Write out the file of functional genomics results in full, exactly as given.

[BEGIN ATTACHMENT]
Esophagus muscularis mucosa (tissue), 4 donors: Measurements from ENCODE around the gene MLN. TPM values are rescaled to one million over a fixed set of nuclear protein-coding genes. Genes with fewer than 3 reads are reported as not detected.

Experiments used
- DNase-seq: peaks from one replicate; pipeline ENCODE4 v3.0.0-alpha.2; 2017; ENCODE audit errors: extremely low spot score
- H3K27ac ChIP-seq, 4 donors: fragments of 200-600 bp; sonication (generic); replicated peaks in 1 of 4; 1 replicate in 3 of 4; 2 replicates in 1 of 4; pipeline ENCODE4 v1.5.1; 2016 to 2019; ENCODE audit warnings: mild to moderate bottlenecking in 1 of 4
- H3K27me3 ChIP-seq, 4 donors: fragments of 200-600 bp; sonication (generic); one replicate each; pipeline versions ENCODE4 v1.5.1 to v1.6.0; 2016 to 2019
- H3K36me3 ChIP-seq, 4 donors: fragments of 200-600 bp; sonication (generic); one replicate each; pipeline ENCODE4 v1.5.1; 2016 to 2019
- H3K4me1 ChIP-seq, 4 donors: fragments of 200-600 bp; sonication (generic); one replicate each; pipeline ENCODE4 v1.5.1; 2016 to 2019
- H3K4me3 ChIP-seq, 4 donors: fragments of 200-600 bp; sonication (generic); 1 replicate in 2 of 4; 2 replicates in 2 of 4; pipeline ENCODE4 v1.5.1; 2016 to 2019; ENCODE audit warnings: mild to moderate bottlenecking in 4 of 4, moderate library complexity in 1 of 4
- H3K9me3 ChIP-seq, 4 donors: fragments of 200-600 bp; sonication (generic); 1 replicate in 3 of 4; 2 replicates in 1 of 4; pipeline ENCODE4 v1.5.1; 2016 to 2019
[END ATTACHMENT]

Esophagus muscularis mucosa (tissue), 4 donors: Measurements from ENCODE around the gene MLN. TPM values are rescaled to one million over a fixed set of nuclear protein-coding genes. Genes with fewer than 3 reads are reported as not detected.

Experiments used
- DNase-seq: peaks from one replicate; pipeline ENCODE4 v3.0.0-alpha.2; 2017; ENCODE audit errors: extremely low spot score
- H3K27ac ChIP-seq, 4 donors: fragments of 200-600 bp; sonication (generic); replicated peaks in 1 of 4; 1 replicate in 3 of 4; 2 replicates in 1 of 4; pipeline ENCODE4 v1.5.1; 2016 to 2019; ENCODE audit warnings: mild to moderate bottlenecking in 1 of 4
- H3K27me3 ChIP-seq, 4 donors: fragments of 200-600 bp; sonication (generic); one replicate each; pipeline versions ENCODE4 v1.5.1 to v1.6.0; 2016 to 2019
- H3K36me3 ChIP-seq, 4 donors: fragments of 200-600 bp; sonication (generic); one replicate each; pipeline ENCODE4 v1.5.1; 2016 to 2019
- H3K4me1 ChIP-seq, 4 donors: fragments of 200-600 bp; sonication (generic); one replicate each; pipeline ENCODE4 v1.5.1; 2016 to 2019
- H3K4me3 ChIP-seq, 4 donors: fragments of 200-600 bp; sonication (generic); 1 replicate in 2 of 4; 2 replicates in 2 of 4; pipeline ENCODE4 v1.5.1; 2016 to 2019; ENCODE audit warnings: mild to moderate bottlenecking in 4 of 4, moderate library complexity in 1 of 4
- H3K9me3 ChIP-seq, 4 donors: fragments of 200-600 bp; sonication (generic); 1 replicate in 3 of 4; 2 replicates in 1 of 4; pipeline ENCODE4 v1.5.1; 2016 to 2019